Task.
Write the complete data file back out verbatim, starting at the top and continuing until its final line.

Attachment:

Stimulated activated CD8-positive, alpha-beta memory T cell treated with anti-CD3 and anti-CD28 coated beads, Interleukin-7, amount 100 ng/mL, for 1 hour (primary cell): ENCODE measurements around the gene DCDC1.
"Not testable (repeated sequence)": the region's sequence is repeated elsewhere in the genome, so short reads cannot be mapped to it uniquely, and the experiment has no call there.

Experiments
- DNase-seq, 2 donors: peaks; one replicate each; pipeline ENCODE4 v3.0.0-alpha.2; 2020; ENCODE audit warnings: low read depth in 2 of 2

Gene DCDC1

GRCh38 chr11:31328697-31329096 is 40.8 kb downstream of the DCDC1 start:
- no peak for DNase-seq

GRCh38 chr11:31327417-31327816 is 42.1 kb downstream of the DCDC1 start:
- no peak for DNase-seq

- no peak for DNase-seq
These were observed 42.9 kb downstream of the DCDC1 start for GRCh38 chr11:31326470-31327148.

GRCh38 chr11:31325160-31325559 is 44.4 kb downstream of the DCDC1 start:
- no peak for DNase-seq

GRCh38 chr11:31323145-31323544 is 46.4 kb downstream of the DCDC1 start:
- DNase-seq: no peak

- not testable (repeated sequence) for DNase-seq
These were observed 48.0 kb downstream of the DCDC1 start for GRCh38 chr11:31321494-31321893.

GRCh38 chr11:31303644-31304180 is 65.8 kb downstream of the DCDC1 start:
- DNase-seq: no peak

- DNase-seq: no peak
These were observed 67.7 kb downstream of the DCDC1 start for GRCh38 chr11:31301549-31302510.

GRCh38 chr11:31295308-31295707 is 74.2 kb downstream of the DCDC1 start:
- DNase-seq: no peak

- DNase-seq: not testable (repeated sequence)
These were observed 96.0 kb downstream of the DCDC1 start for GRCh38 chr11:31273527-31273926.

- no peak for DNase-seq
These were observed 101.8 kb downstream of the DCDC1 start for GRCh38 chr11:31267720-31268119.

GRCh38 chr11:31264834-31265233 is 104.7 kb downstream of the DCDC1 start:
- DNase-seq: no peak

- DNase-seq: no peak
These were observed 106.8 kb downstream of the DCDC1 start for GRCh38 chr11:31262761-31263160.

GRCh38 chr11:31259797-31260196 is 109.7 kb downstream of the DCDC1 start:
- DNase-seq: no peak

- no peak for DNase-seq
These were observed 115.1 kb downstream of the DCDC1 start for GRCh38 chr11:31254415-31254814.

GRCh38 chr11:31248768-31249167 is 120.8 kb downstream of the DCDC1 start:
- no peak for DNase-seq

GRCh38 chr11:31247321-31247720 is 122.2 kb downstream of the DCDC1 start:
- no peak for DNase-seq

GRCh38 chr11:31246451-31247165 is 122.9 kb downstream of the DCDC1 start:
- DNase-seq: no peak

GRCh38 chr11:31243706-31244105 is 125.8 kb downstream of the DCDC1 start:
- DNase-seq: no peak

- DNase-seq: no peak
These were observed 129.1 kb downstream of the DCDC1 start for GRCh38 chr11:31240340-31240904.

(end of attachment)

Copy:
Stimulated activated CD8-positive, alpha-beta memory T cell treated with anti-CD3 and anti-CD28 coated beads, Interleukin-7, amount 100 ng/mL, for 1 hour (primary cell): ENCODE measurements around the gene DCDC1.
"Not testable (repeated sequence)": the region's sequence is repeated elsewhere in the genome, so short reads cannot be mapped to it uniquely, and the experiment has no call there.

Experiments
- DNase-seq, 2 donors: peaks; one replicate each; pipeline ENCODE4 v3.0.0-alpha.2; 2020; ENCODE audit warnings: low read depth in 2 of 2

Gene DCDC1

GRCh38 chr11:31328697-31329096 is 40.8 kb downstream of the DCDC1 start:
- no peak for DNase-seq

GRCh38 chr11:31327417-31327816 is 42.1 kb downstream of the DCDC1 start:
- no peak for DNase-seq

- no peak for DNase-seq
These were observed 42.9 kb downstream of the DCDC1 start for GRCh38 chr11:31326470-31327148.

GRCh38 chr11:31325160-31325559 is 44.4 kb downstream of the DCDC1 start:
- no peak for DNase-seq

GRCh38 chr11:31323145-31323544 is 46.4 kb downstream of the DCDC1 start:
- DNase-seq: no peak

- not testable (repeated sequence) for DNase-seq
These were observed 48.0 kb downstream of the DCDC1 start for GRCh38 chr11:31321494-31321893.

GRCh38 chr11:31303644-31304180 is 65.8 kb downstream of the DCDC1 start:
- DNase-seq: no peak

- DNase-seq: no peak
These were observed 67.7 kb downstream of the DCDC1 start for GRCh38 chr11:31301549-31302510.

GRCh38 chr11:31295308-31295707 is 74.2 kb downstream of the DCDC1 start:
- DNase-seq: no peak

- DNase-seq: not testable (repeated sequence)
These were observed 96.0 kb downstream of the DCDC1 start for GRCh38 chr11:31273527-31273926.

- no peak for DNase-seq
These were observed 101.8 kb downstream of the DCDC1 start for GRCh38 chr11:31267720-31268119.

GRCh38 chr11:31264834-31265233 is 104.7 kb downstream of the DCDC1 start:
- DNase-seq: no peak

- DNase-seq: no peak
These were observed 106.8 kb downstream of the DCDC1 start for GRCh38 chr11:31262761-31263160.

GRCh38 chr11:31259797-31260196 is 109.7 kb downstream of the DCDC1 start:
- DNase-seq: no peak

- no peak for DNase-seq
These were observed 115.1 kb downstream of the DCDC1 start for GRCh38 chr11:31254415-31254814.

GRCh38 chr11:31248768-31249167 is 120.8 kb downstream of the DCDC1 start:
- no peak for DNase-seq

GRCh38 chr11:31247321-31247720 is 122.2 kb downstream of the DCDC1 start:
- no peak for DNase-seq

GRCh38 chr11:31246451-31247165 is 122.9 kb downstream of the DCDC1 start:
- DNase-seq: no peak

GRCh38 chr11:31243706-31244105 is 125.8 kb downstream of the DCDC1 start:
- DNase-seq: no peak

- DNase-seq: no peak
These were observed 129.1 kb downstream of the DCDC1 start for GRCh38 chr11:31240340-31240904.